Should you require more information, feel free to contact Claude LaHaye at:
Claude LaHaye, President
Monique LaHaye, Secretary
From the "InfoCanadi>n" magazine.
Issue dated May 1989.
New leisure marketing arm formed.
Canadian Holidays has been established to coordinate the tour products of Treasure Tours and Canadian Airlines Charter Department effective May 1, 1989.
“A wholly owned subsidiary of PWA Corporation, Canadian Holidays will ensure the successful and coordinated growth in the leisure travel market, for both Canadian and the new Canadian
Issue dated July 1989.
165 pounds, give or take 10,000.
When people check their weight, they jump on a bathroom scale, or a scale in their doctor's office. But what do you do when it is time to weigh a 500,000 pound aircraft as required every five years by Ministry of Transport regulations?
In the past, maintenance had to prepare an aircraft for weighing by removing everything not considered part of the basic aircraft, lifting the aircraft off the ground using hydraulic jacks with electronic measuring devices, taking a weight reading, lowering the aircraft, rotating the location of the measuring devices, re-lifting the aircraft and taking an average of the weights recorded. The process was time consuming and arduous work which required a set of aircraft jacks, an item not available at all maintenance bases.
Now with a newly acquired set of electronic scales, the first of their type in Canada, maintenance need only prepare the aircraft, push it onto portable, self-contained scales
Setting the scales to zero before the big weigh-in are from left to right:
Tom Moeller, air engineer, Mark Lim, aircraft mechanic and Claude LaHaye, crew chief.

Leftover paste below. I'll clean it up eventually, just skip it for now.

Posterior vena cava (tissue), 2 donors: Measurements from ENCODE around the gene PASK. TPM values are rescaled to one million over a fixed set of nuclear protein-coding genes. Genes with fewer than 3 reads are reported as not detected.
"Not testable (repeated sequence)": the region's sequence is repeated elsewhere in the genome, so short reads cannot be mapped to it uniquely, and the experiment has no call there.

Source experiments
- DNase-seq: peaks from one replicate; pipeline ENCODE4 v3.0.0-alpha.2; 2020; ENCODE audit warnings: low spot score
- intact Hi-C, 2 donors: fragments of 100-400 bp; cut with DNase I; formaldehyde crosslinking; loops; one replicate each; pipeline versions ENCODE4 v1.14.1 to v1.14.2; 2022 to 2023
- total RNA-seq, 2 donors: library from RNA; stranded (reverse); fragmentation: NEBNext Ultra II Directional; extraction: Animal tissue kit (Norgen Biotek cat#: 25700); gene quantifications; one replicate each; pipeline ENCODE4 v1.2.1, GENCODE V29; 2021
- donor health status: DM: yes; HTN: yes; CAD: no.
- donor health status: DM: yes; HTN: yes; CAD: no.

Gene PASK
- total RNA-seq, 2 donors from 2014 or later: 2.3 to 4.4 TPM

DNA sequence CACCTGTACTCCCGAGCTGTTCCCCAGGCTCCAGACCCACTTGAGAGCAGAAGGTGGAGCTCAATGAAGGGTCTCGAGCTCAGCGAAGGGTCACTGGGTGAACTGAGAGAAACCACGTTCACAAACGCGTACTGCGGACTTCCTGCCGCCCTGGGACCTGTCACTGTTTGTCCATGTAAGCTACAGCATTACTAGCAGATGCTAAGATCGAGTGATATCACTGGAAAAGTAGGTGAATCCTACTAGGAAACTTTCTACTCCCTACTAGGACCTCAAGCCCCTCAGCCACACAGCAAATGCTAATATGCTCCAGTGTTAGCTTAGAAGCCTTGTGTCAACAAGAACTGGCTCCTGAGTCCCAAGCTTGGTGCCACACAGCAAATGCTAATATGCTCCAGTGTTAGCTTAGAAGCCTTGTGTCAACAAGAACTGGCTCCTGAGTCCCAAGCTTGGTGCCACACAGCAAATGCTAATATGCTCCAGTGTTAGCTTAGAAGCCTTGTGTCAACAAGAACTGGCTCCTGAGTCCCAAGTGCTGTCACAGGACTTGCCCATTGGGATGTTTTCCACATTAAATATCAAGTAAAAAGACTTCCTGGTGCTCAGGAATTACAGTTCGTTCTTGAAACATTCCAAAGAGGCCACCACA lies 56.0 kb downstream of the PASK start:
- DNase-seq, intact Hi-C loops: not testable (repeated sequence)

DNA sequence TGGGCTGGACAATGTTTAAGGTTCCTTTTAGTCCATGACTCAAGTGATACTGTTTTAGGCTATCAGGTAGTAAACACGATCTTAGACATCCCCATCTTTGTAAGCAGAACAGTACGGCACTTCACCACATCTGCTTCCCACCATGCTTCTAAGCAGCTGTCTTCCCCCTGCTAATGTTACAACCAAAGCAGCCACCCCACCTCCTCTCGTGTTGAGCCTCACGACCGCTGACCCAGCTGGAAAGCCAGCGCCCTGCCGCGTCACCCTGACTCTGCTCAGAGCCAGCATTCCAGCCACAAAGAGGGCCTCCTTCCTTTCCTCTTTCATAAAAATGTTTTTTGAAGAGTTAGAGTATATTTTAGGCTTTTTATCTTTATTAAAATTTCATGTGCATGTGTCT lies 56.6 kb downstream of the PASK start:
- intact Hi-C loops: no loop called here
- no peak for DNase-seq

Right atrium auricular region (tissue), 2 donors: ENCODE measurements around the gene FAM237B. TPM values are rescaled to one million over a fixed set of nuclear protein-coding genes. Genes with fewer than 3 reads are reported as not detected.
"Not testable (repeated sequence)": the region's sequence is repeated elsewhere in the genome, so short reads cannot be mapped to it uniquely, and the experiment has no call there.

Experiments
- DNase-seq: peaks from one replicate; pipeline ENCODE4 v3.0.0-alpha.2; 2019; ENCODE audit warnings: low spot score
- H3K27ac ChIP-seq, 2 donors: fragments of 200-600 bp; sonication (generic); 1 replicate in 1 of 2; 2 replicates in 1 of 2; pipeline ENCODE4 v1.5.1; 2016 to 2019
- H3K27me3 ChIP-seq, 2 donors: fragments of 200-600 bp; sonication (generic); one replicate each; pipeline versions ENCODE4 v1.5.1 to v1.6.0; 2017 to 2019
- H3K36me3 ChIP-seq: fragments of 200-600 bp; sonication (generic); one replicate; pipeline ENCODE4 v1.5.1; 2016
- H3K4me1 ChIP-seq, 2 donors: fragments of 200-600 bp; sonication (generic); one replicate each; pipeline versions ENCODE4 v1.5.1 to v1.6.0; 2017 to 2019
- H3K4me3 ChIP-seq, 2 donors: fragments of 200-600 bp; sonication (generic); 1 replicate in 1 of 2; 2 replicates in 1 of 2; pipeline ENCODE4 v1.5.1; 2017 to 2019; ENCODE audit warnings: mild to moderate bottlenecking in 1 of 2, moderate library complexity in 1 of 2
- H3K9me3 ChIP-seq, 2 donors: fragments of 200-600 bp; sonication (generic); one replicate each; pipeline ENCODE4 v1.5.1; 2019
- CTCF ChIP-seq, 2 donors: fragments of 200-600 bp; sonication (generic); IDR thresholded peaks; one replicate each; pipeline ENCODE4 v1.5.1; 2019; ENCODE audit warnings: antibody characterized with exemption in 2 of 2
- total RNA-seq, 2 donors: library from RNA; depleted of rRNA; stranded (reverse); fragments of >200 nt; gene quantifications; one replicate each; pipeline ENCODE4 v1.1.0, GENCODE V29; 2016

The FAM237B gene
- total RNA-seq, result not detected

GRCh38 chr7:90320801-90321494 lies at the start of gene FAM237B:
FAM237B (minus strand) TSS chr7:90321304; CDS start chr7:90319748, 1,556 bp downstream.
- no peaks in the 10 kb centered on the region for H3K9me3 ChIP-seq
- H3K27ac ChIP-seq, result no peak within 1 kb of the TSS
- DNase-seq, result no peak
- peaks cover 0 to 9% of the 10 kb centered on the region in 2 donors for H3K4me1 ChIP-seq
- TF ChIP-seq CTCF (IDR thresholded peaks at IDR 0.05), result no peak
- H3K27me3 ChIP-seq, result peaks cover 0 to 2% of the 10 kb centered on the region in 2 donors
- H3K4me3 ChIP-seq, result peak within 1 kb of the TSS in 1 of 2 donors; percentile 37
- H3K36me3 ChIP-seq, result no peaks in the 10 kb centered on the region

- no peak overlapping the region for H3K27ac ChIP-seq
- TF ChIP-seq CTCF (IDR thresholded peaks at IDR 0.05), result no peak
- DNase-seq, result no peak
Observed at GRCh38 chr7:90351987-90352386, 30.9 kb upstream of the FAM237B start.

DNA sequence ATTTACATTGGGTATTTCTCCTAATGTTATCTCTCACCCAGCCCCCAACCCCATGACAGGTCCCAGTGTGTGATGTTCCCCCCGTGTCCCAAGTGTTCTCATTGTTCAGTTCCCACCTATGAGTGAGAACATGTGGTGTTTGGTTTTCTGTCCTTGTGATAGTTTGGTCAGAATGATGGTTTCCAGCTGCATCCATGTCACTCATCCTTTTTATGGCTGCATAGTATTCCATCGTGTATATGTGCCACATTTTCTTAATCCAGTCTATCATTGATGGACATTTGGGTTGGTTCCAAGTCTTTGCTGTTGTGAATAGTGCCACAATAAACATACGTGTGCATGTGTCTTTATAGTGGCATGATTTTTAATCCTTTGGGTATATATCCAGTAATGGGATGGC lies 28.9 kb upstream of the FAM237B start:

Issue dated September 1989.
Lysander Lane family day.
"Family Day" at Vancouver's new Lysander Lane facility took place October 21, 1989 from 10:30 to 14:30; the building was officially opened October 20.
Employees and their families were able to see the new facility and tour the departments hosted by the employees from each area.
Working their first reservations shift at the new Lysander facility are:
Jonina Kirton (background) and Shelia Arif, reservations agents, staffing the Canadian Plus and commercial accounts lines. Despite the move in progress, the reservations system did not experience any abnormal shutdown while switching facilities according to Colin Stevens, manager Vancouver reservations.
Effective October 29, 1989, Business Class in the B-767-300ER was enhanced with an increased seat pitch to 45 inches providing 42 seats in Canadian Business Class taking over the First Class section. Economy class was expanded from 145 seats to 180 seats.
Issue dated October 1989.
Boeing 747 named after Max Ward.
Canadian's first B-747-400 will bear the name of aviation pioneer Maxwell W. Ward when it is delivered in October 1990. The aircraft was dedicated to Ward September 27, 1989 at a Toronto function, which also saw the announcement of his appointment to the board of Canadian Airlines International. It will be the first B-747-400 in Canada and has been assigned tail number 881.
Marjorie Ward looks on as Max Ward, right, accepts a commemorative B-747-400 model bearing his name from Rhys Eyton, President, Chairman and C. E. O. of Canadian Airlines.